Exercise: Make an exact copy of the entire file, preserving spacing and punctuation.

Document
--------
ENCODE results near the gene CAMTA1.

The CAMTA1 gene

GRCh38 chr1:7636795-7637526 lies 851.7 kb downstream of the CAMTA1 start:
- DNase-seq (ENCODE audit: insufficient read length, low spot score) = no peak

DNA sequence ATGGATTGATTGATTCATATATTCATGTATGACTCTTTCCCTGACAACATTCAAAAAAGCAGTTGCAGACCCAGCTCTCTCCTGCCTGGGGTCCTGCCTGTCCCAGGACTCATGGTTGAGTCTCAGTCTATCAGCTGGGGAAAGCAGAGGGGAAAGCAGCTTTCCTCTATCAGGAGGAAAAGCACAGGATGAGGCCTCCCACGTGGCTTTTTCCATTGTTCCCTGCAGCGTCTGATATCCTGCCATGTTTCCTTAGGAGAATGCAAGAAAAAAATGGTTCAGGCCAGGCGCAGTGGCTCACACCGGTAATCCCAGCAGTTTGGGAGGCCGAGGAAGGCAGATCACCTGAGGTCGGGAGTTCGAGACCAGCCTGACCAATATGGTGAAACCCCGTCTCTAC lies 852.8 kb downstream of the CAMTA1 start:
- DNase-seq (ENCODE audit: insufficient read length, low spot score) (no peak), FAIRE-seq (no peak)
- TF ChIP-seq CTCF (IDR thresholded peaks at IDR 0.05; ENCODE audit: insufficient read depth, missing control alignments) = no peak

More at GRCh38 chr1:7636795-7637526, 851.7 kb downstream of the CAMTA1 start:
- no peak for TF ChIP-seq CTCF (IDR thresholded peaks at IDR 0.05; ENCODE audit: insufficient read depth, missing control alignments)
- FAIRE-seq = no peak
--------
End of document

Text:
ENCODE results near the gene CAMTA1.

The CAMTA1 gene

GRCh38 chr1:7636795-7637526 lies 851.7 kb downstream of the CAMTA1 start:
- DNase-seq (ENCODE audit: insufficient read length, low spot score) = no peak

DNA sequence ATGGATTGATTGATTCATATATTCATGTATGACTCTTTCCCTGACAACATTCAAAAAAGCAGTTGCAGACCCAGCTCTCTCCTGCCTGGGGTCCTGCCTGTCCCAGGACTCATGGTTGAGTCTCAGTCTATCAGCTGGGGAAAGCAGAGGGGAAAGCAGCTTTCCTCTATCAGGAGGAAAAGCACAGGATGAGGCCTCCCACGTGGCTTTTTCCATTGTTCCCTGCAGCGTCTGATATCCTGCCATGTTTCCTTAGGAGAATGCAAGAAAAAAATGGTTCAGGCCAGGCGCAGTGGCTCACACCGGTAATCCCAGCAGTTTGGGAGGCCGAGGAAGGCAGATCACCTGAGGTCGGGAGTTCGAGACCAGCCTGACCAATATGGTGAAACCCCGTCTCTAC lies 852.8 kb downstream of the CAMTA1 start:
- DNase-seq (ENCODE audit: insufficient read length, low spot score) (no peak), FAIRE-seq (no peak)
- TF ChIP-seq CTCF (IDR thresholded peaks at IDR 0.05; ENCODE audit: insufficient read depth, missing control alignments) = no peak

More at GRCh38 chr1:7636795-7637526, 851.7 kb downstream of the CAMTA1 start:
- no peak for TF ChIP-seq CTCF (IDR thresholded peaks at IDR 0.05; ENCODE audit: insufficient read depth, missing control alignments)
- FAIRE-seq = no peak